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About Campania

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Sorrento & Amalfi Guide Italy

History and culture

History and culture

The earliest evidence of human settlement in the Sorrento Peninsula indicates Greek and Phoenician activity, however, this fertile land was soon taken over as a Roman colony, until the final collapse of the Empire. In the Middle Ages (c. 9th century AD), Sorrento managed to release herself from outside control, including Naples, and thus the Duchy of Sorrento was born. The Duchy of Sorrento covered the whole of the peninsula, and was soon to become a prosperous economy based on ship chandlery, and the sale and production of citrus fruits and wine. The Duchy later (1100) relinquished its independence to become a protectorate of Normandy, with the advantage of receiving protection against attacks from pirates and the Lombards. 1544 is an important date in Italian and European culture, for it is the year that the poet Torquato Tasso, was born in Sorrento, renowned author of "Jerusalem Delivered" and other poems.
In 1558 Sorrento underwent a violent invasion by the Turks. The city was sacked and the population suffered severe losses.
At around the start of the 18th century, after a period of bitter struggles between the peasant population and rich landowners, Sorrento began to emerge as a popular tourist resort, much loved by visitors from all over the world for its mild climate and flourishing countryside. By 1800, Sorrento's economy was based primarily on tourism and the wood inlay industry, which gradually took over from the production of silk textiles. Over the years Sorrento has been the favorite destination of such luminaries of European culture as Lord Byron, Keats, Goethe, Dickens, Wagner, Ibsen and Nietzsche. At the start of the 20th century, agriculture was given a second wind, thanks to intensive cultivation of citrus fruits, which were exported throughout the Italian peninsula and overseas.

Amalfi was originally a Roman colony, which gained more and more importance over the centuries, and after the fall of the empire it became a diocese (596 AD).
Later, the whole coastline, along with Amalfi, became property of the Duchy of Naples, until 839, when the city declared its independence and became an autonomous republic. The Maritime Republic of Amalfi was soon to become an important maritime commercial center, trading with the whole of the Italian peninsula, North Africa, the Middle East and the Byzantine Empire. The Republic bought spices, precious stones, carpets and fabrics from the Arabs, and sold them throughout Italy.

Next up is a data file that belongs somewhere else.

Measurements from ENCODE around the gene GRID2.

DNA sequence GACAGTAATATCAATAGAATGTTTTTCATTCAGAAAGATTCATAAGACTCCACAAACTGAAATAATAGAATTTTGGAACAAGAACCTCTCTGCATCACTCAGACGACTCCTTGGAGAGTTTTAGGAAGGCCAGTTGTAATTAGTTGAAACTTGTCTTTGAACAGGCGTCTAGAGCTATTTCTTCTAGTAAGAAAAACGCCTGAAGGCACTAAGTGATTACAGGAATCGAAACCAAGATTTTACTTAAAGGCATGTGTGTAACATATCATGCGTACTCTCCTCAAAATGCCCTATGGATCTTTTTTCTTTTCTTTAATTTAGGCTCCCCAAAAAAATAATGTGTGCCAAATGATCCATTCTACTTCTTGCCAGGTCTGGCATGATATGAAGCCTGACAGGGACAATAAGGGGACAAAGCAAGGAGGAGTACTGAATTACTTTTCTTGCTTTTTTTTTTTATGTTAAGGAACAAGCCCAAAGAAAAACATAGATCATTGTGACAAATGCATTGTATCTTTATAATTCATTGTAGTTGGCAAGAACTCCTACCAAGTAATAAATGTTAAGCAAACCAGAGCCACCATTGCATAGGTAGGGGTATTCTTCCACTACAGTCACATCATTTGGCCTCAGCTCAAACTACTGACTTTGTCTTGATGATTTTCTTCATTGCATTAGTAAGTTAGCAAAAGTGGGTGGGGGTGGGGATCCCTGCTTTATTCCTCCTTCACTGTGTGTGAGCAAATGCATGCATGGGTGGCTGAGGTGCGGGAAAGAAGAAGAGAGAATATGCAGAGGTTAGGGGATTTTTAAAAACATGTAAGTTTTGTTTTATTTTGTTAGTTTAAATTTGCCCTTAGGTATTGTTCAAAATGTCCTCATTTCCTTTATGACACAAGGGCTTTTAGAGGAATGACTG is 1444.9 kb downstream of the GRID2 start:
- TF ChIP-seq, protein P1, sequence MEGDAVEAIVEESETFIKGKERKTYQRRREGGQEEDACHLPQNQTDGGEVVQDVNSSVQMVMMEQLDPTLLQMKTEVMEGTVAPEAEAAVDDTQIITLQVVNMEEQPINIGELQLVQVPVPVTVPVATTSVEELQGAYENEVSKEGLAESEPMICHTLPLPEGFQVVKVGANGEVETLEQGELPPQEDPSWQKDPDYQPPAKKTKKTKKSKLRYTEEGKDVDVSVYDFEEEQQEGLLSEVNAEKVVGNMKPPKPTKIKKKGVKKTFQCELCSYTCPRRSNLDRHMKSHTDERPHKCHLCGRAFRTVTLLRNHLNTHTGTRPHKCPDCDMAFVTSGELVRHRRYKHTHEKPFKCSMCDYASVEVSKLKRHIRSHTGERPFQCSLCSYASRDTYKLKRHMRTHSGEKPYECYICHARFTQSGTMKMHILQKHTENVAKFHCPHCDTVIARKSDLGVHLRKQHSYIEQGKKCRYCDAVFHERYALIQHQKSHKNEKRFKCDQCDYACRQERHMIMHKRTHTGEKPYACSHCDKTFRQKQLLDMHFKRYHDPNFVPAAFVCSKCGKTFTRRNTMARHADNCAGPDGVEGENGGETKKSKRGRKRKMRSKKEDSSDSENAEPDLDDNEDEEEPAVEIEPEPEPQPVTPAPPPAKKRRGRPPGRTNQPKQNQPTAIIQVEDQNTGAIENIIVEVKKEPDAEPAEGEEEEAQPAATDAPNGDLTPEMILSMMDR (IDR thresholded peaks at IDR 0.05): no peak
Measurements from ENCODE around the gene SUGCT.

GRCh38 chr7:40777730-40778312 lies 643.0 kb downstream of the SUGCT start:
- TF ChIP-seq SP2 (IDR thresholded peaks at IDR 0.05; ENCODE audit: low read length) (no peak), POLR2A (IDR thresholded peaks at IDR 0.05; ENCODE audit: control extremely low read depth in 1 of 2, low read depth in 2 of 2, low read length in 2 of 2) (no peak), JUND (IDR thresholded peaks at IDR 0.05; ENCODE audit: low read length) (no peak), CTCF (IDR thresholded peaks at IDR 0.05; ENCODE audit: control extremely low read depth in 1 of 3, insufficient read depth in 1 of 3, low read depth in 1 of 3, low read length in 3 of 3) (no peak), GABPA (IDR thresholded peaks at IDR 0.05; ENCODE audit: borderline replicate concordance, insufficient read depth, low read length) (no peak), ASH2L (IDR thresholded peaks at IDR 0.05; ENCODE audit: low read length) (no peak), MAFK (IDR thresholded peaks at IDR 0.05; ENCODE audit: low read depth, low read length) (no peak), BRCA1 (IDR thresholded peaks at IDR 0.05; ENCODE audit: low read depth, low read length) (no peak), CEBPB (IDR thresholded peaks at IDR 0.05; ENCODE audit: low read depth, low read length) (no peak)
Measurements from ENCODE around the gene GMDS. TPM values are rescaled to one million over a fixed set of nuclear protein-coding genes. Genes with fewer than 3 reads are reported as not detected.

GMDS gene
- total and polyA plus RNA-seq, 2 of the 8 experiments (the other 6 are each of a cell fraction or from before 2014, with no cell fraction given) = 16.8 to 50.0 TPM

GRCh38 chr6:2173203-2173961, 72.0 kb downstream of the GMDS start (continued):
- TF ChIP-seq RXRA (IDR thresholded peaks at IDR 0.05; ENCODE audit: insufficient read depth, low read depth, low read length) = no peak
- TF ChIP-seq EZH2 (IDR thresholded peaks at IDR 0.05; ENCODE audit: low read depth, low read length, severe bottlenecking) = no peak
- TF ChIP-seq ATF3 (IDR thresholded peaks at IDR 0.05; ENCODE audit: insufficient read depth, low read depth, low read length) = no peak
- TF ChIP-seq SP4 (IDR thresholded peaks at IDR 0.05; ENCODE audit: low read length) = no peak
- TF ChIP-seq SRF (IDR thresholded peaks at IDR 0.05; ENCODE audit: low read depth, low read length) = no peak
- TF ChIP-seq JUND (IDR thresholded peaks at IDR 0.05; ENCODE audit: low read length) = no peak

Soon, Amalfi's wealth not only attracted the attention of pirates, who were promptly driven back by the city's army, it also became the target of neighboring states. In 1131, after a long succession of attacks, Amalfi was annexed to the Kingdom of Sicily, although still retaining a certain degree of autonomy in the management of maritime commercial affairs. Gradually, commercial relations with the East began to dwindle, checked by the policies of the Normans and Pisans, who landed on the coast in 1135, to plunder and destroy whatever they found there.
The opulence of the Maritime Republic was by now but a memory, and maritime trade was limited to rare contacts with Southern Italy. A brief scientific and cultural revival occurred around the 1200s, the century in which Giovanni Gioia of Amalfi invented the compass.
Over the following centuries, Amalfi's population dropped considerably, mainly due to the continuing attacks on the zone by pirates. But the greatest disaster hit the region in 1643, when the plague took the lives of a third of the coastal population. One of the results of this tragedy was the progressive impoverishment of the area, aggravated by the interruption in maritime trade. The economy began to converge on the cultivation of olives, vines, and citrus fruits and on the crafts industry.
Around the second half of the 19th century the Amalfi coast began its revival thanks to tourism, and artists such as Ibsen and Wagner drew inspiration from the region for some of their famous works, further fanning the curiosity of travelers to the coast.

Our lodging suggestion: Sorrento Holidays, a dream vacation in splendid apartments and villas situated in the most beautiful spots of the Sorrento Peninsula and Amalfi Coast.

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